Back over at Chichester and I was walking through towards the town from the car park. This route takes you past the Magistrates Courts and quite often you will catch sight of a Solicitor or two outside in deep discussion with their client; many of whom will be chain smoking whilst trying to deal with the obvious stress of their hearing.
Another common sight would be the local police officers either walking over towards the courts or leaving the courts ; whichever the case may be?
But to see three police officers out together walking the beat? Well that is just not a sight I can honestly say I have witnessed very often.
So I grabbed the opportunity and was pleasantly surprised at the way I had managed to attract visual eye contact from all three officers; this to my mind has only served to make my shot tonight infinitely more arresting?
“Did See what I did there?”
Anyway as anyone out there in the blogging world who happens to enjoy the challenges of street photography will no doubt testify; taking photographs of people without their express permission can present it’s share of problems?
It is a fact of life that people out in the public arena can sometimes mis-read your intentions and on the odd occassion challenge you about exactly what it is you are doing.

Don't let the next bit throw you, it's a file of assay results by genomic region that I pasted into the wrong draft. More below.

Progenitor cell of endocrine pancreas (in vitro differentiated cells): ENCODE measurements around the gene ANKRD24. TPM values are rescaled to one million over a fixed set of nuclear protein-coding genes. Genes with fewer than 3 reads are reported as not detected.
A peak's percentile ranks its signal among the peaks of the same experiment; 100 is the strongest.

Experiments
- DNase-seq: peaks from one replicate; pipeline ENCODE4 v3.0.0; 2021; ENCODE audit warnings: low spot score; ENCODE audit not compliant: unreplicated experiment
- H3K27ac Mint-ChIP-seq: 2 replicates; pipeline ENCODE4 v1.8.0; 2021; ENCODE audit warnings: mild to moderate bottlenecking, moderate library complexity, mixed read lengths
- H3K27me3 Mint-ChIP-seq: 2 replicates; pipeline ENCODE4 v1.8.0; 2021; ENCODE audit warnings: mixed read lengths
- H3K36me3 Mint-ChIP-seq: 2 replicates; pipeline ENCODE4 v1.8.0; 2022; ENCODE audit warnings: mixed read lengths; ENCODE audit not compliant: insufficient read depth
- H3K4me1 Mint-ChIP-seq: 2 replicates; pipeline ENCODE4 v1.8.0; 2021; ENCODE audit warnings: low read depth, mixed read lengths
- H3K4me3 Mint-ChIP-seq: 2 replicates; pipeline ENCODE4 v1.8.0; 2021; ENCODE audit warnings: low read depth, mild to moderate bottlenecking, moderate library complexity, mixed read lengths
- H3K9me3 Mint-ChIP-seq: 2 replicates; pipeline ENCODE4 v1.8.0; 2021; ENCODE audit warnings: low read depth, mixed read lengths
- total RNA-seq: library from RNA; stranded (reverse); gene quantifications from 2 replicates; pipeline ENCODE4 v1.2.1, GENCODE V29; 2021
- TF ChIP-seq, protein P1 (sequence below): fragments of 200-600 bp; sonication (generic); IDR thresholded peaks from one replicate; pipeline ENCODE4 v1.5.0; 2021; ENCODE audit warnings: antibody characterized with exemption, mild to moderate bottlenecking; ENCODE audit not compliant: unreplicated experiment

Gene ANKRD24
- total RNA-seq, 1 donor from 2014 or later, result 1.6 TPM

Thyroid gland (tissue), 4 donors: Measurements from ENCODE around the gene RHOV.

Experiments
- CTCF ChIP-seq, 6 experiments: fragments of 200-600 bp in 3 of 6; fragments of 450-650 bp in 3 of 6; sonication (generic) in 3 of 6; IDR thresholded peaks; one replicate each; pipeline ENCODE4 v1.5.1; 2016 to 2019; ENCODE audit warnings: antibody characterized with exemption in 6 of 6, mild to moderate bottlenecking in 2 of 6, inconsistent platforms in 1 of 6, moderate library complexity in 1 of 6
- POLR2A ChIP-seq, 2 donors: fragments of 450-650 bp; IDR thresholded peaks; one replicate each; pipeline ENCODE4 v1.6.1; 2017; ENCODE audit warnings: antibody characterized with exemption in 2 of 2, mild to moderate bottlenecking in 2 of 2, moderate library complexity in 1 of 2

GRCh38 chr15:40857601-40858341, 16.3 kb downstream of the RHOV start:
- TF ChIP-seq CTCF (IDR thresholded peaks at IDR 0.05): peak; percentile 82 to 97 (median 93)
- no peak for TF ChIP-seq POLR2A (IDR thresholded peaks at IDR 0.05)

Much has been written about on this topic and the sensitivities it presents for both amateur and professional photographers alike. However many police officers themselves are made aware of the intricacies surrounding this practice; via ACPO (Association of Chief Police Officers) of England Wales and Nortern Ireland Communication Advisory Group.
In a copy of a letter headed ‘Guidance for Photographers’ published back in August 2010 reference is made to the fact that in some instances highlighted in the press officers have detained photographers and deleted images from their cameras.
It goes on to say that The Chief Constable and Chair of ACPO Andrew Trotter seeks the support in reminding officers and staff that they should not prevent anyone from taking photographs in public. This applies equally to members of the media and public seeking to record images, who do not need a permit to photograph or film in public places. ACPO guidance is as follows:
* There are no powers prohibiting the taking of photographs, film or digital images in a public
place. Therefore members of the public and press should not be prevented from doing so.
* We need to co-operate with the media and amateur photographers. They play a vital role as their
images help us identify criminals.
* We must acknowledge that citizen journalism is a feature of modern life and police are now
photographed and filmed more than ever.
* Unnecessarily restricting photography, whether for the casual tourist or professional is
unacceptable and it undermines public confidence in the police service.
* Once an image has been recorded, the police have no power to delete or confiscate it without a
Further information is available for guidance on the ACPO website.